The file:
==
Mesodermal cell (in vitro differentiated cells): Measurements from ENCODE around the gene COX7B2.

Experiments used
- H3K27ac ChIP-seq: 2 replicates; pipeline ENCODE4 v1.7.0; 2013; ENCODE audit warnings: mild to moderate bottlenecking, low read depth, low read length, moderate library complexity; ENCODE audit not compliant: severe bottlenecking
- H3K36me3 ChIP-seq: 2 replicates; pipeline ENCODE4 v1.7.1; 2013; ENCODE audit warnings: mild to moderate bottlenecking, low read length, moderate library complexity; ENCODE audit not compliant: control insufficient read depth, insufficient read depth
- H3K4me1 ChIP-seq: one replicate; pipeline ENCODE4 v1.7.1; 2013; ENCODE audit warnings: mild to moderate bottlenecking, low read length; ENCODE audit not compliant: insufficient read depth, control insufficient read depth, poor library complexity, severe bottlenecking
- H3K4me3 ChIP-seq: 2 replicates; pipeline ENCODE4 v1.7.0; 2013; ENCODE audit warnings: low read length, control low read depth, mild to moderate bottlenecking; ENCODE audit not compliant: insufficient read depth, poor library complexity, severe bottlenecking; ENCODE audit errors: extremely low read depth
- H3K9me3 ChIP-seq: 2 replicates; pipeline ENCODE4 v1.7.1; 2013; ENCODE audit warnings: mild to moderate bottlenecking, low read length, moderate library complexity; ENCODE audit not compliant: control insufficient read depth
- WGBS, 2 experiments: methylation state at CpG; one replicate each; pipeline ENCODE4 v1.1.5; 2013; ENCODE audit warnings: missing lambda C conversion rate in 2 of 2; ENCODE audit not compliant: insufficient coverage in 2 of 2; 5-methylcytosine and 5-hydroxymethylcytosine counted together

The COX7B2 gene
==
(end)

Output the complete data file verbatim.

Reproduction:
Mesodermal cell (in vitro differentiated cells): Measurements from ENCODE around the gene COX7B2.

Experiments used
- H3K27ac ChIP-seq: 2 replicates; pipeline ENCODE4 v1.7.0; 2013; ENCODE audit warnings: mild to moderate bottlenecking, low read depth, low read length, moderate library complexity; ENCODE audit not compliant: severe bottlenecking
- H3K36me3 ChIP-seq: 2 replicates; pipeline ENCODE4 v1.7.1; 2013; ENCODE audit warnings: mild to moderate bottlenecking, low read length, moderate library complexity; ENCODE audit not compliant: control insufficient read depth, insufficient read depth
- H3K4me1 ChIP-seq: one replicate; pipeline ENCODE4 v1.7.1; 2013; ENCODE audit warnings: mild to moderate bottlenecking, low read length; ENCODE audit not compliant: insufficient read depth, control insufficient read depth, poor library complexity, severe bottlenecking
- H3K4me3 ChIP-seq: 2 replicates; pipeline ENCODE4 v1.7.0; 2013; ENCODE audit warnings: low read length, control low read depth, mild to moderate bottlenecking; ENCODE audit not compliant: insufficient read depth, poor library complexity, severe bottlenecking; ENCODE audit errors: extremely low read depth
- H3K9me3 ChIP-seq: 2 replicates; pipeline ENCODE4 v1.7.1; 2013; ENCODE audit warnings: mild to moderate bottlenecking, low read length, moderate library complexity; ENCODE audit not compliant: control insufficient read depth
- WGBS, 2 experiments: methylation state at CpG; one replicate each; pipeline ENCODE4 v1.1.5; 2013; ENCODE audit warnings: missing lambda C conversion rate in 2 of 2; ENCODE audit not compliant: insufficient coverage in 2 of 2; 5-methylcytosine and 5-hydroxymethylcytosine counted together

The COX7B2 gene